A Mamer couple was arrested on Friday after police discovered they had smuggled more than 230 affordable homes into Luxembourg, a crime that many wealthy landlords describe as “heinous.”

According to reports, the homes – ranging from tiny houses painted in funky colors to mobile homes with pre-attached “Beware of Dog” signs – were brought into Luxembourg on a flatbed truck.

The couple planned on selling the homes for a fair price, say police.

“Luckily, we caught the perpetrators before they found cheap land for their illegal low-priced home-dealing scheme,” said police spokesperson Marco Trausch. “Imagine the destruction that would be caused by a bunch of 125,000-euro houses flooding the market.”

The Property Owners Syndicate (POS), which advocates for owners who sit on vast tracts of land as well as those who own multiple properties and watch their value shoot up like fireworks on Duke’s Day, say the arrest proves that the market needs to be better protected.

“Some might believe that smuggling cheap homes is a victimless crime, but it’s not,” said spokesperson Jean-Luc Kemper, who owns 4.5 acres of undeveloped land near Betrange and plans on selling it this year to buy the Greek island of Kos.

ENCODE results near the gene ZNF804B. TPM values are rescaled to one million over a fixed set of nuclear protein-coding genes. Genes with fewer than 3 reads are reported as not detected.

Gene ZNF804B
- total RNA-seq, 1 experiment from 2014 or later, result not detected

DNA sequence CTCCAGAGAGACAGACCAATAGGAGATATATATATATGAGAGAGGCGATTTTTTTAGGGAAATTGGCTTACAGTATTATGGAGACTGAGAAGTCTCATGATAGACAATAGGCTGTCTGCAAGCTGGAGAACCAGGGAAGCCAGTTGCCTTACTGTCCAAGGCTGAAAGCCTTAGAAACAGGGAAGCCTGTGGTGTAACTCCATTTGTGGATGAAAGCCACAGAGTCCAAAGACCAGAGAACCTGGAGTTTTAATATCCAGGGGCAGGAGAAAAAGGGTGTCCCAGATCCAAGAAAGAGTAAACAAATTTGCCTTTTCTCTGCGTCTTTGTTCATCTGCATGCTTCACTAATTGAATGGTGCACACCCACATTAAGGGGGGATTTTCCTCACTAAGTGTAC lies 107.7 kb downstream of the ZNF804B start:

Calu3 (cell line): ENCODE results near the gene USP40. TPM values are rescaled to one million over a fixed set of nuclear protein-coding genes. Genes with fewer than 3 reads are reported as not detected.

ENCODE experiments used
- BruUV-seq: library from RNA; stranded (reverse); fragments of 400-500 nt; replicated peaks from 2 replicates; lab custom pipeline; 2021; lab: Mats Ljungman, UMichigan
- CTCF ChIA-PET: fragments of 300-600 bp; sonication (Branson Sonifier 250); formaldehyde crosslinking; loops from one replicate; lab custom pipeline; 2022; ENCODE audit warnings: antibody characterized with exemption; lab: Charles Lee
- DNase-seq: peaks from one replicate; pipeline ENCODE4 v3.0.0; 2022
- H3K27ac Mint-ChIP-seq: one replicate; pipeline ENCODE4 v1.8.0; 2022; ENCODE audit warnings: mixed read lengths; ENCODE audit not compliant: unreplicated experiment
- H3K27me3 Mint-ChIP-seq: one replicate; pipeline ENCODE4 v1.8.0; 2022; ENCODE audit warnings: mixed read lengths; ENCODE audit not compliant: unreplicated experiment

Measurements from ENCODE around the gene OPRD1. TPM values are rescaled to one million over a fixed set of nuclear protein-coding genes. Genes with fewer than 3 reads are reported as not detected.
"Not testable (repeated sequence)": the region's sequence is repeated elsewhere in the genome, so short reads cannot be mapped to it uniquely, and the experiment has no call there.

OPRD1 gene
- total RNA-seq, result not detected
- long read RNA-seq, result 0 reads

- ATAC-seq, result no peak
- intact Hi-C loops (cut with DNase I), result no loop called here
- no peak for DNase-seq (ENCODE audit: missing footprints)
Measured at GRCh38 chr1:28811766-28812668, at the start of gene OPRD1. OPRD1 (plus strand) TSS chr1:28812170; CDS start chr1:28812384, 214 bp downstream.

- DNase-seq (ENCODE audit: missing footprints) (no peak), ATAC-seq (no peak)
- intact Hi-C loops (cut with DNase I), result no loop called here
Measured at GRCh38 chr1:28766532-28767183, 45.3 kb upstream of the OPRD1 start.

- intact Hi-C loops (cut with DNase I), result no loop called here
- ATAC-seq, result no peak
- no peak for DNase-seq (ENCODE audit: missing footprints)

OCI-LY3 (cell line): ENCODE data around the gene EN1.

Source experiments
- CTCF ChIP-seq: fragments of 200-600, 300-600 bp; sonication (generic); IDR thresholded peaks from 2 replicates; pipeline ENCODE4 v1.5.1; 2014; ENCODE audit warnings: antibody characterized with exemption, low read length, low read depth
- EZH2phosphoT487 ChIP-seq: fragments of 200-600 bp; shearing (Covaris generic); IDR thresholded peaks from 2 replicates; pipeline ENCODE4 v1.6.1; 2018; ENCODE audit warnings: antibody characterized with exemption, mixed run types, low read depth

“Think about an innocent family that owns three houses, lives in one and rents out two, who has seen their wealth increase from 2.3 million ten years ago to nearly six million today due to housing scarcity.”

“How do you think they feel about people smuggling affordable housing into the country?” he said. “It’s a direct attack on their hopes and dreams of multigenerational affluence that will resemble a small fiefdom.”

Officials have not yet decided what they will do with the 230 housing units, but according to one source they will likely be auctioned to developers who will put them in a giant warehouse and re-sell them in 10 years for double the price.

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